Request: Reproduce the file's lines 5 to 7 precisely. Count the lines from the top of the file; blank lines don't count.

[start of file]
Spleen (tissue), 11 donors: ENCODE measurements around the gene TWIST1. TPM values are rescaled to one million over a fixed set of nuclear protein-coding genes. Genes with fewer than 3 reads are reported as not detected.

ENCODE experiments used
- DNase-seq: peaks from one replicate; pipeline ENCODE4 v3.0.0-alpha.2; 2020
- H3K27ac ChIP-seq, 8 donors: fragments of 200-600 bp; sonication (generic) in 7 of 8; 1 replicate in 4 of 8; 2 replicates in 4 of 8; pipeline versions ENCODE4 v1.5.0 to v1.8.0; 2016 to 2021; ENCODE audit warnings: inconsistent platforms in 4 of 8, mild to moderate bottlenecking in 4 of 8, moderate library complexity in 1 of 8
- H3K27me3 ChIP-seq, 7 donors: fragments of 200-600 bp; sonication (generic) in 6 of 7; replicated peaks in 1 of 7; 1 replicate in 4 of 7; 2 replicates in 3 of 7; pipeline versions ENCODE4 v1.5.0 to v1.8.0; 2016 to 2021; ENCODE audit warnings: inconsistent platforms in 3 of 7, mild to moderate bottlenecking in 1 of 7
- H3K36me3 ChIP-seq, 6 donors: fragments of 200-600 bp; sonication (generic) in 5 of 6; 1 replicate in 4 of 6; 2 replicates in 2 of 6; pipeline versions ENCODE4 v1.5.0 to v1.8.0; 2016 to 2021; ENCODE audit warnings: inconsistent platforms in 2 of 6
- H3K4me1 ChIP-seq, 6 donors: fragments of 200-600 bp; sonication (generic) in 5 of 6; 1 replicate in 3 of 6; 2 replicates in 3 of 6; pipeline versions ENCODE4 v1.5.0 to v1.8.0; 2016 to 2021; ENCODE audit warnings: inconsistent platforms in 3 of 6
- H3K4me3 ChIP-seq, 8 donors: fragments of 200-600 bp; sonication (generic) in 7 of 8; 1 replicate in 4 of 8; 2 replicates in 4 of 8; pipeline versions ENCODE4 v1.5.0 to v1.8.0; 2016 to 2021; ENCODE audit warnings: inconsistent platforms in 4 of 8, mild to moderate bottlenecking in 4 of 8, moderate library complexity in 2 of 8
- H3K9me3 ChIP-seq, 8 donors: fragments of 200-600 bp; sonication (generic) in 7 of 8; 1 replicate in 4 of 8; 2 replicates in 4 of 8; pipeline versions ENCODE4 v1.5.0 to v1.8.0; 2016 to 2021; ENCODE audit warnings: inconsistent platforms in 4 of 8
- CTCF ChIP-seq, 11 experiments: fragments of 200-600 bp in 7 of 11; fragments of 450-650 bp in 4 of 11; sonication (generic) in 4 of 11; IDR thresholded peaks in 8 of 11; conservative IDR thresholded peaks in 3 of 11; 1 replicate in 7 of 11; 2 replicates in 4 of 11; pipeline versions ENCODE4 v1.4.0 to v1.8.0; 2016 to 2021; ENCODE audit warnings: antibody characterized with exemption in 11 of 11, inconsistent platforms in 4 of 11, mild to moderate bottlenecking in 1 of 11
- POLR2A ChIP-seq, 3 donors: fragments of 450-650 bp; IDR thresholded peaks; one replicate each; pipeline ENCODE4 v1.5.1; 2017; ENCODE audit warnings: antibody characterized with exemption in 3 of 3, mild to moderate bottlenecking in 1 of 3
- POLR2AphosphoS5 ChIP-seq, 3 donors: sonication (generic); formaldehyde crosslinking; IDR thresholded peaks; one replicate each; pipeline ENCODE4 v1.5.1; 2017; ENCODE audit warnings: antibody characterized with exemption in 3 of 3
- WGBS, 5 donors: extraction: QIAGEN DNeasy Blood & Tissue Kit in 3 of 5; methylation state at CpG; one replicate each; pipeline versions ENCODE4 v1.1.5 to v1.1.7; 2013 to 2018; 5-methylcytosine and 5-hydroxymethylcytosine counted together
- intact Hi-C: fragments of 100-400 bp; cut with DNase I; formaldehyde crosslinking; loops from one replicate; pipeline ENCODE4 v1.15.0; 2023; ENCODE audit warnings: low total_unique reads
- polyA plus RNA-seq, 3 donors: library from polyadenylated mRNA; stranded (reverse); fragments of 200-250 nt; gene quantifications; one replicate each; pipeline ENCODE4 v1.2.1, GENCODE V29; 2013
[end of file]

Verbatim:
- H3K27me3 ChIP-seq, 7 donors: fragments of 200-600 bp; sonication (generic) in 6 of 7; replicated peaks in 1 of 7; 1 replicate in 4 of 7; 2 replicates in 3 of 7; pipeline versions ENCODE4 v1.5.0 to v1.8.0; 2016 to 2021; ENCODE audit warnings: inconsistent platforms in 3 of 7, mild to moderate bottlenecking in 1 of 7
- H3K36me3 ChIP-seq, 6 donors: fragments of 200-600 bp; sonication (generic) in 5 of 6; 1 replicate in 4 of 6; 2 replicates in 2 of 6; pipeline versions ENCODE4 v1.5.0 to v1.8.0; 2016 to 2021; ENCODE audit warnings: inconsistent platforms in 2 of 6
- H3K4me1 ChIP-seq, 6 donors: fragments of 200-600 bp; sonication (generic) in 5 of 6; 1 replicate in 3 of 6; 2 replicates in 3 of 6; pipeline versions ENCODE4 v1.5.0 to v1.8.0; 2016 to 2021; ENCODE audit warnings: inconsistent platforms in 3 of 6